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Best Hand Controller

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Ian,

 

Get yourself a 30 band Difalco with a 148 ohm resistor pack. I think they come with a blast relay too, which is nice but not really necessary with these cars.

 

If you have the funds a Carsteen will do the job too. Contact Camber on this forum for info.


Cheers,

Garry J

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Old age and treachery will overcome youth and skill

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This is such a personal decision.

 

Parma, Upper Professor Motor, High Current Slot.it, Difalco, ACD, Carsteen, DS Electronics, TruSpeed.

They will all work, and all have supporters.

 

Best bet is to use as many as you can, and pick what suits you...

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Thanks Garry the Carsteen is the better?

 

And dearer by a couple of hundred dollars.

The Difalco is more entry level in the high end controllers, and I have heard of few people have had problems with the Carsteen, but I don't know what the issue is. But I've heard people rave about how good they are, and the one time I tried one I was very impressed.

PM have a " unique " style trigger, that I personally don't like, but others don't seem to mind.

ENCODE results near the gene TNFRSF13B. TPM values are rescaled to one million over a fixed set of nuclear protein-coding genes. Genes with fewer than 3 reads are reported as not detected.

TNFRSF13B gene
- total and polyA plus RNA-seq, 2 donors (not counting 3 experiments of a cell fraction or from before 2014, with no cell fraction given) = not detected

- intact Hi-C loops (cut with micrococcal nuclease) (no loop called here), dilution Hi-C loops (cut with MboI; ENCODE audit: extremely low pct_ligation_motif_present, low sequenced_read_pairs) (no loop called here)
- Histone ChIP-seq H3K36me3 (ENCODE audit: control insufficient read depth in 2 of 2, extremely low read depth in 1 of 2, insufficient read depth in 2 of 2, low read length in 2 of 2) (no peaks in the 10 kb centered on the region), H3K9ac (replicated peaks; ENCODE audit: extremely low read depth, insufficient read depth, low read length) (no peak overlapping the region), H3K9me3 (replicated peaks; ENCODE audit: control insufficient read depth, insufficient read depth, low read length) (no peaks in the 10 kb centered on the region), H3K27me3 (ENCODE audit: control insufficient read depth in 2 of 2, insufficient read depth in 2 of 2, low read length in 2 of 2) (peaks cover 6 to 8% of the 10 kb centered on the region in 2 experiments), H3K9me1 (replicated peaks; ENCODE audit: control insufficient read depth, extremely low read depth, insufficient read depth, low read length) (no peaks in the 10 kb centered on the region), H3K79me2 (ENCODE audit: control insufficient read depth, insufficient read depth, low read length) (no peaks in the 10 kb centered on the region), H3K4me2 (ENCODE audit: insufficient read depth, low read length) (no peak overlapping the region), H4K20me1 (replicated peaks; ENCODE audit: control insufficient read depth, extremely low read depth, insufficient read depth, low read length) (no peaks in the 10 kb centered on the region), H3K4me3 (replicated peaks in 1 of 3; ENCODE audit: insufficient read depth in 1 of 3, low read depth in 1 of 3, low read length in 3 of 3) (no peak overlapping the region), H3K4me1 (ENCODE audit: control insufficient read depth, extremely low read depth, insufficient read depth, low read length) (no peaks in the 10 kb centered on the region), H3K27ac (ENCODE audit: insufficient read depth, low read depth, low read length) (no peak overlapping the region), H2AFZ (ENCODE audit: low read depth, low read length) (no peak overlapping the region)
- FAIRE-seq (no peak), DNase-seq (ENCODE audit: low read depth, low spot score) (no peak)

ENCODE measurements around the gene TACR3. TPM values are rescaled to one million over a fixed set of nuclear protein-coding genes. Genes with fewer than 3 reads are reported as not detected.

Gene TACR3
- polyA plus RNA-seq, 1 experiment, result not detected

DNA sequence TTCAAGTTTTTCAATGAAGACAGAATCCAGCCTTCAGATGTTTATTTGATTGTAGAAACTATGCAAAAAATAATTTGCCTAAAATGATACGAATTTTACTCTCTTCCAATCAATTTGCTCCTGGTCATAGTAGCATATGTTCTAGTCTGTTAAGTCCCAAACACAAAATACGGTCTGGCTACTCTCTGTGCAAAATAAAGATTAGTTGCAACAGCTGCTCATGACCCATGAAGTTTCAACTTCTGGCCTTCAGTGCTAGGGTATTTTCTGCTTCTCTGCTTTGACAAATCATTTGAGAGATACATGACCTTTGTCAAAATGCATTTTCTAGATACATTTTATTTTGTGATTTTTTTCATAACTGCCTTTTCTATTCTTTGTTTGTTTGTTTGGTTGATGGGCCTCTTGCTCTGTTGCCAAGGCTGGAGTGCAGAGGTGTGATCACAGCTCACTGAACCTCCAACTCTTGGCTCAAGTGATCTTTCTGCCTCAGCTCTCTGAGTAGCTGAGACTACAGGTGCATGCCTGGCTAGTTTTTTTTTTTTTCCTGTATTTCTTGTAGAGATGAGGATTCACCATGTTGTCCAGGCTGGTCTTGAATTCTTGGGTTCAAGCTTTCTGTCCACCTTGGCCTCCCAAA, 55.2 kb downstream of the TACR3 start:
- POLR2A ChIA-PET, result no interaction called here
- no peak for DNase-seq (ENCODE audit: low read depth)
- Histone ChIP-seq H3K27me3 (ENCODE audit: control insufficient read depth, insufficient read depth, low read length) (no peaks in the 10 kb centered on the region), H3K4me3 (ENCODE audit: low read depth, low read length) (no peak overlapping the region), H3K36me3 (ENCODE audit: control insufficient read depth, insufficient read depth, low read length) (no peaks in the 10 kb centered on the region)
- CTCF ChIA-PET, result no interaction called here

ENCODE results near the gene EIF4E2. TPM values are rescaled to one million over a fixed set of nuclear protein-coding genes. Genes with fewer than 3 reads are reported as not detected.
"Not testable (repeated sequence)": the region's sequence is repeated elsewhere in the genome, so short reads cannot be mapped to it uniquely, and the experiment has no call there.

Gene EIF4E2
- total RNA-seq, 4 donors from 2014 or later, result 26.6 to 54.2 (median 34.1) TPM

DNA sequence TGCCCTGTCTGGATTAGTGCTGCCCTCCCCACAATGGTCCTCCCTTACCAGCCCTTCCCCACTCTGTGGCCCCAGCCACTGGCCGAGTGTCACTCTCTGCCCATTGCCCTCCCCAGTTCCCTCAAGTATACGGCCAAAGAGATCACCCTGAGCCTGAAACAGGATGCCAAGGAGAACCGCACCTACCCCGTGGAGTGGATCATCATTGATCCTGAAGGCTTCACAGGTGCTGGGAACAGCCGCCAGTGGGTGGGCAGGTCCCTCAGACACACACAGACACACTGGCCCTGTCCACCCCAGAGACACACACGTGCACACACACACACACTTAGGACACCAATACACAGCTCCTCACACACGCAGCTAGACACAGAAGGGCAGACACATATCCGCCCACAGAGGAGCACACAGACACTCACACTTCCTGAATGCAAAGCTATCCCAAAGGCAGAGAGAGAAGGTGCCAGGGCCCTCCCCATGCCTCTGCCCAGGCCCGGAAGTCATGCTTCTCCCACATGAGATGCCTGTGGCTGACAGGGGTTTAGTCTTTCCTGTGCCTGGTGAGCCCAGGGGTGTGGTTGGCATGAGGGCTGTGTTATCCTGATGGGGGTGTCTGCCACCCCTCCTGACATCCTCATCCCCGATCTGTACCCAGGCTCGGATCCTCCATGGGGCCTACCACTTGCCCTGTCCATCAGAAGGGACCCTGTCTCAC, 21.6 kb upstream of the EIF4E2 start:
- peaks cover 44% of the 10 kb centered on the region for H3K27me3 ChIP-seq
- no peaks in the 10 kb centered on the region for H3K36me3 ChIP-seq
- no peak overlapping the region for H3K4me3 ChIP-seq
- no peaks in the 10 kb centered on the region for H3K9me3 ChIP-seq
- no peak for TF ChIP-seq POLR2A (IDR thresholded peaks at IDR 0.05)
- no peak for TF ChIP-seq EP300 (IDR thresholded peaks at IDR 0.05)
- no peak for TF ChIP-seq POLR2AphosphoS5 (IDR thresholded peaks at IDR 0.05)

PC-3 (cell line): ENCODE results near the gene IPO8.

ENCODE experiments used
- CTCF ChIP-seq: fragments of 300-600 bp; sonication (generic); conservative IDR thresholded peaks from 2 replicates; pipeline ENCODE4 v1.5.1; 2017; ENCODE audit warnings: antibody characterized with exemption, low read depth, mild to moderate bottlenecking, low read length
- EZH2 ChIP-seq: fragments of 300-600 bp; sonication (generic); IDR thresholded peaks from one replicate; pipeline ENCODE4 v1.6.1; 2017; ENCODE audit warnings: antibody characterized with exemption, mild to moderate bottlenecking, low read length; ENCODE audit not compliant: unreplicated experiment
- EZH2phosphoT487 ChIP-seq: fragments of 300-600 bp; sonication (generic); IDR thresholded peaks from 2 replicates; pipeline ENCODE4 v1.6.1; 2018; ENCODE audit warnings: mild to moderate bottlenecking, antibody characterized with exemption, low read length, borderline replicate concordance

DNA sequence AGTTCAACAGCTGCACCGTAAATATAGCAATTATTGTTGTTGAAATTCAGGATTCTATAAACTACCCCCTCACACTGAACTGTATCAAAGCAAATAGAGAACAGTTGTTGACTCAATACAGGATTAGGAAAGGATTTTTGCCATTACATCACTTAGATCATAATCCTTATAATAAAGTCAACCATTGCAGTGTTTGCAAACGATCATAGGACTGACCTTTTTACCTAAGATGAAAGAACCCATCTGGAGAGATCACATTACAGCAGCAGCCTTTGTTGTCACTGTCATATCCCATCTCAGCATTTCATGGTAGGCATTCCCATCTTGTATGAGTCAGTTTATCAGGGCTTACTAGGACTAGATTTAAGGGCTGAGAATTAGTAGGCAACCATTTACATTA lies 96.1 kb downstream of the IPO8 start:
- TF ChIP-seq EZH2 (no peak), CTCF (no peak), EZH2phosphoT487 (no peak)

TruSpeed have some good controllers, but can be pricey, I do own the PWM II, and the only issue I have with it is the full power relay doesn't work on the 10 volts that most of the tracks I race on use. Has the best traction control I feel, and the brake hold feature is fantastic one you get the hang of it.

SlotIt are a home set controller in my opinion, but some guys I race with happily use them, and win races with them.

The one DS electronics controller I've seen has a really bad design, trigger wire which will fail in time, and you can be sure it will happen when you winning a race.

ACD Pro, I have both the 5, and the 5L, the 5 has a short trigger throw, which is way to aggressive for 32 nd scale or tight tracks, the 5L with the longer throw is one of the best controllers I've used, but I've not used it for 32 nd scale, on the rare occasion I race the smaller scale cars I use my Difalco or TruSpeed.

Edited by espsix

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I guess it comes down to what you're used to, what you like and how you drive.

 

I like simple, and I like a controller that I can ride the resistor as I tend to used aggressive sensitivity. I've built myself a mosfet controller that's very nice but I've never been happy with the brake setup so it never gets off the breadboard. Maybe Rusty can help with that.


Cheers,

Garry J

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Old age and treachery will overcome youth and skill

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Double post and cannot delete my own burble

Edited by munter

John Warren